British consumer price inflation rose more than expected to 5.4% in December, its highest in almost 30 years, official data showed on Wednesday, putting pressure on the Bank of England to raise interest rates again next month.
Economists polled by Reuters had forecast that the annual CPI rate would edge up to 5.2% in December from November’s 5.1%.
The increase in CPI to its highest since March 1992 reflected a wide range of goods and services, the Office for National Statistics said, with the biggest impact coming from food and drink, followed by restaurants and hotels.
Economic disruption from the Omicron variant of coronavirus in December had only a negligible impact on the headline rate of inflation, however.
The Bank of England last month became the world’s first major central bank to raise interest rates since the start of the COVID-19 pandemic, a day after CPI for November hit a 10-year high.
Rising inflation is also turning into a political problem for Prime Minister Boris Johnson’s government, which faces calls from the opposition and charities to offset an expected 50% rise in the regulated household energy prices this April.
“I understand the pressures people are facing with the cost of living, and we will continue to listen to people’s concerns,” finance minister Rishi Sunak said in response to the data.
The BoE forecasts CPI will peak at a 30-year high of around 6% in April due to the higher energy bills, and that it will take more than two years for CPI to return to its 2% target.
RATES TO RISE AGAIN?
Financial markets see a high chance that the BoE will raise rates again on Feb. 3 and announce that it will allow its 875 billion-pound ($1.19 trillion) stock of government bonds to fall as the gilts begin to mature.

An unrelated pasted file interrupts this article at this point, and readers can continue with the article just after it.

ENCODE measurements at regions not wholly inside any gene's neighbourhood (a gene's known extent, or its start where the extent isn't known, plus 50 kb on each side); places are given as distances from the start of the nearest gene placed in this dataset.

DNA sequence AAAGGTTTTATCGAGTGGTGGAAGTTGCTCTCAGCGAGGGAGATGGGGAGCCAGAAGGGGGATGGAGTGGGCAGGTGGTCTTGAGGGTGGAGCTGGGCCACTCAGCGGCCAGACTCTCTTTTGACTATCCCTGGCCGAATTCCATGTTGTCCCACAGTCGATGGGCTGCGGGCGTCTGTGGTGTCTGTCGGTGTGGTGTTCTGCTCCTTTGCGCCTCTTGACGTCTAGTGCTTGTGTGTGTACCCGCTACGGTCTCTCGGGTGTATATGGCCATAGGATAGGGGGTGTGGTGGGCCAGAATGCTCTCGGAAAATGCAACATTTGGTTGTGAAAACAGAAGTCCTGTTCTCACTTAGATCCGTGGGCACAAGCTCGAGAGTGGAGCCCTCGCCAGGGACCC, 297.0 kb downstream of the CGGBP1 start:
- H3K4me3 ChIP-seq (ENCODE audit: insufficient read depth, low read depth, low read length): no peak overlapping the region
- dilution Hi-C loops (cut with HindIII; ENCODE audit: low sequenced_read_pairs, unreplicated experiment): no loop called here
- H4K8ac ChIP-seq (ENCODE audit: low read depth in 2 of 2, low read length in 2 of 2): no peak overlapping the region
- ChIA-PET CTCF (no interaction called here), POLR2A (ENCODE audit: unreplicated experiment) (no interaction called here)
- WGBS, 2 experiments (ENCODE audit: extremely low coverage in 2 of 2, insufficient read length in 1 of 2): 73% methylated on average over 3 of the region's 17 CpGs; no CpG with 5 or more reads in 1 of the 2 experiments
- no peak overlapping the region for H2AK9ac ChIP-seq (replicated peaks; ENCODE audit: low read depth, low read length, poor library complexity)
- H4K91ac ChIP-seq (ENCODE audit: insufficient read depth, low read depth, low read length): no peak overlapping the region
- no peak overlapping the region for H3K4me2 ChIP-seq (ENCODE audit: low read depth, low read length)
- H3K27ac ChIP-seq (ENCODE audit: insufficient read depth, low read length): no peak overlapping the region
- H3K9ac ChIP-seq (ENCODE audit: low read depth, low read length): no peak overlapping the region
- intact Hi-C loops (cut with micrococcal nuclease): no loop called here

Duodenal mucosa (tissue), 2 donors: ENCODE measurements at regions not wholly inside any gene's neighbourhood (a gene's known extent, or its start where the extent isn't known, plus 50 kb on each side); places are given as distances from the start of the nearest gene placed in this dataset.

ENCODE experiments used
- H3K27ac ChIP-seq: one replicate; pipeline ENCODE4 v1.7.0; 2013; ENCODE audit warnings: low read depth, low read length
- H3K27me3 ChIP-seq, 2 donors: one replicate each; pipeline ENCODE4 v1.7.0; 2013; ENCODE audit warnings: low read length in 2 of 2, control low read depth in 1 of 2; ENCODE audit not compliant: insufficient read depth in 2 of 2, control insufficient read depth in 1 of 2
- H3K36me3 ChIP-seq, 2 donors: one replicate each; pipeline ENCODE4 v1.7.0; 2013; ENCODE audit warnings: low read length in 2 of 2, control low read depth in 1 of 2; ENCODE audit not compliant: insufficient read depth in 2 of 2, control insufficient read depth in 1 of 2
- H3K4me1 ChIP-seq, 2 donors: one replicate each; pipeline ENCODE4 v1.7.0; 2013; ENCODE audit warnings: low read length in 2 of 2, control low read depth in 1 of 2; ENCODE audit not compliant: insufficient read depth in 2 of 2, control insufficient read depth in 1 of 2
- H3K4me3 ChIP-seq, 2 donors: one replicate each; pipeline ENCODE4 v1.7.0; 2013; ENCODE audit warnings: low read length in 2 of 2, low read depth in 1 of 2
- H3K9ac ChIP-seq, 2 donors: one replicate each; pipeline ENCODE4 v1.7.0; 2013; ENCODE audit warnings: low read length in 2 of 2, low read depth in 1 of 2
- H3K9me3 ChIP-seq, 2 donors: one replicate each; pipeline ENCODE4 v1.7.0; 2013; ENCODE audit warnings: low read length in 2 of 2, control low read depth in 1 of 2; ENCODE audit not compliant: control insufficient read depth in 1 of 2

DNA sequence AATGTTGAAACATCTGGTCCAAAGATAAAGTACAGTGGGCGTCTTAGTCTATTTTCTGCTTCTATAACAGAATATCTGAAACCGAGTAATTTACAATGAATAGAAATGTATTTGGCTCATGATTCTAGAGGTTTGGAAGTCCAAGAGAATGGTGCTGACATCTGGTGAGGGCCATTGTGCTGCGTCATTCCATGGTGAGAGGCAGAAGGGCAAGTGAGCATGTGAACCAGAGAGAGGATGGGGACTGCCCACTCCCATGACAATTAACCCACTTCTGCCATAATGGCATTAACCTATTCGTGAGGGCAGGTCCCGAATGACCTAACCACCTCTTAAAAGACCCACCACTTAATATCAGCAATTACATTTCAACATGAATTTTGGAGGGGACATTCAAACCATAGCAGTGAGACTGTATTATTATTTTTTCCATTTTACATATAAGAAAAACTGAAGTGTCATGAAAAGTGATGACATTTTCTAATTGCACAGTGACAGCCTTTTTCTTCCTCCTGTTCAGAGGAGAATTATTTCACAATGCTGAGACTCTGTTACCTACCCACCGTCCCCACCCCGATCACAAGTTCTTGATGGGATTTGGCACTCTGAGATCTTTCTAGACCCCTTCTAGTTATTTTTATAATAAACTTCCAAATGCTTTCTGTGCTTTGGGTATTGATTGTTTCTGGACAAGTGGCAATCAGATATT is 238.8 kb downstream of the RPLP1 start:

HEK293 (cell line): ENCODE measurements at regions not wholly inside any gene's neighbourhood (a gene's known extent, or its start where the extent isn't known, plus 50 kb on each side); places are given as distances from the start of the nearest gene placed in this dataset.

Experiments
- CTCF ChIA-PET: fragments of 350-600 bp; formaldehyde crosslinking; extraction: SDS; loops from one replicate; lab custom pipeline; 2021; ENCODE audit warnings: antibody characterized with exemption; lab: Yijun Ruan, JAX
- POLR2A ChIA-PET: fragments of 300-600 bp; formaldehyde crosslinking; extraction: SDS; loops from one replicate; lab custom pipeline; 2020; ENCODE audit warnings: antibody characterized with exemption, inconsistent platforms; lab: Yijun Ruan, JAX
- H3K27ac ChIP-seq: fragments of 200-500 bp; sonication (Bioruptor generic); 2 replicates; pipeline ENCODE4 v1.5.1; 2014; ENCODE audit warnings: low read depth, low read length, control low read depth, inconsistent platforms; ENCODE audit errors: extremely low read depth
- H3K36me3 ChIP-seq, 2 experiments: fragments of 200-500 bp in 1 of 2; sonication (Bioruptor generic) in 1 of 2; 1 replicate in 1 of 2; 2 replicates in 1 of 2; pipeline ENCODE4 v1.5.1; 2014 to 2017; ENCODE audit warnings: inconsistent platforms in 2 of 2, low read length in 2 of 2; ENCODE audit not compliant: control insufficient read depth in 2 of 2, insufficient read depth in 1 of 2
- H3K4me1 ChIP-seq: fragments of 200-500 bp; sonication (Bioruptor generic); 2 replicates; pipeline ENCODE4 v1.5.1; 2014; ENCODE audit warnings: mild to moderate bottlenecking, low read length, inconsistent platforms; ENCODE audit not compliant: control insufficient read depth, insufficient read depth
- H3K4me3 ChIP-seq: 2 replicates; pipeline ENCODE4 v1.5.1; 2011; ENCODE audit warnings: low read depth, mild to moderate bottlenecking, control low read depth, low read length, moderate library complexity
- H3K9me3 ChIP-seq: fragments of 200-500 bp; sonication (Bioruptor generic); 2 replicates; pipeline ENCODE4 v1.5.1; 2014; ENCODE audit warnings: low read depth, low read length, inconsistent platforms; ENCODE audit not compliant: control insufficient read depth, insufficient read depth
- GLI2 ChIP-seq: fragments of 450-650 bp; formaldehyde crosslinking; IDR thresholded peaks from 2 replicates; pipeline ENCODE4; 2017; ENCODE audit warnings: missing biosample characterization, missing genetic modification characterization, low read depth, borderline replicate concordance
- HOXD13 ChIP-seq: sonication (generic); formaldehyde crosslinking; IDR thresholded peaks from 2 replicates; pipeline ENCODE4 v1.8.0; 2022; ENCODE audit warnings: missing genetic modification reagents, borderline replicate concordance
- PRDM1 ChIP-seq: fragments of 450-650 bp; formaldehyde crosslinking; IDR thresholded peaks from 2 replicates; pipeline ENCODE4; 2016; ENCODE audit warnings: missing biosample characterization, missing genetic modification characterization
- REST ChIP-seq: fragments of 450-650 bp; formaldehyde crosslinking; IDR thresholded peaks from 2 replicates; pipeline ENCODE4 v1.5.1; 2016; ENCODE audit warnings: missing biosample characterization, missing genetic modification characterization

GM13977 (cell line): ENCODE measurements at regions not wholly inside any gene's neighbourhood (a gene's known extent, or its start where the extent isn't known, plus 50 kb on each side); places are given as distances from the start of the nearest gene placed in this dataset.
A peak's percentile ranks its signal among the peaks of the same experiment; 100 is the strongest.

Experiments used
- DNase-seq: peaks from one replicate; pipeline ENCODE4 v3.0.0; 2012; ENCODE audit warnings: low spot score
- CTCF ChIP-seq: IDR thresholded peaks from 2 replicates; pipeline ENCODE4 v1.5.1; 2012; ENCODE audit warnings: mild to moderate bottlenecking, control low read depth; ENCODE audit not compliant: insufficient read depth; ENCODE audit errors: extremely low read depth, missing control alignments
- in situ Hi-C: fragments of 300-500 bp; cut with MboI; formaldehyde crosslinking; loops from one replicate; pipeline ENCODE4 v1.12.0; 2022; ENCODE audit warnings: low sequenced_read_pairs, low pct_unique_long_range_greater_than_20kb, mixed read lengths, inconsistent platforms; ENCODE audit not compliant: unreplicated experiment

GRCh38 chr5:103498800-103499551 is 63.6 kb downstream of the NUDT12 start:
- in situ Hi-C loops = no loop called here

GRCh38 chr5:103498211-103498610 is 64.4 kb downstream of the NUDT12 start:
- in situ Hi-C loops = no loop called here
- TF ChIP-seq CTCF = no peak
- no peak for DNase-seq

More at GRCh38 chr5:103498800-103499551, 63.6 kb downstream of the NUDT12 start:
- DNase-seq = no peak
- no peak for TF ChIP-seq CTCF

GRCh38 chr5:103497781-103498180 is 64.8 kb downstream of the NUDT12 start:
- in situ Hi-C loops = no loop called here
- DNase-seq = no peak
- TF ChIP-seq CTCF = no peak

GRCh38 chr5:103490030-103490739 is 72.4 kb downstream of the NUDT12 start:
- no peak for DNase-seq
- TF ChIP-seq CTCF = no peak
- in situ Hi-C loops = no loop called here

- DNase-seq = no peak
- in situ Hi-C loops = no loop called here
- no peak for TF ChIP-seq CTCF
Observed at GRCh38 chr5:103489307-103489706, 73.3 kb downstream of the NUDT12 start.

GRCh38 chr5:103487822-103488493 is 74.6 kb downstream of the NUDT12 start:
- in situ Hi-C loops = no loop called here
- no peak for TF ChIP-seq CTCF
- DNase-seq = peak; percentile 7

Kitty Ussher, chief economist at the Institute of Directors, said she expected the BoE to raise its main interest rate to 0.5% from 0.25% next month, and that a 4.2% annual increase in food prices was especially striking.
“Not only does this provide additional evidence that inflation is becoming endemic rather than transitory, it also bodes ill for households facing multiple rises in the cost of living this spring,” she said.
Wednesday’s figures showed that core CPI – which excludes sometimes-volatile food, energy, alcohol and tobacco prices – rose to a record 4.2% in December from November’s 3.9%.
Retail price inflation – an older measure that the ONS says is no longer accurate, but which is still widely used by government and businesses – rose to a fresh 30-year high of 7.5% in December from 7.1% in November.
However, factory price data showed tentative signs that cost pressures may have peaked, echoing surveys of companies last month. Prices charged by factories stood 9.3% higher than in December 2020, cooling from 9.4% in November and marking the first decrease in the annual rate since July 2020.
The inflation rate for costs paid by producers for material and energy also decreased in December, falling to 13.5% from 15.2%.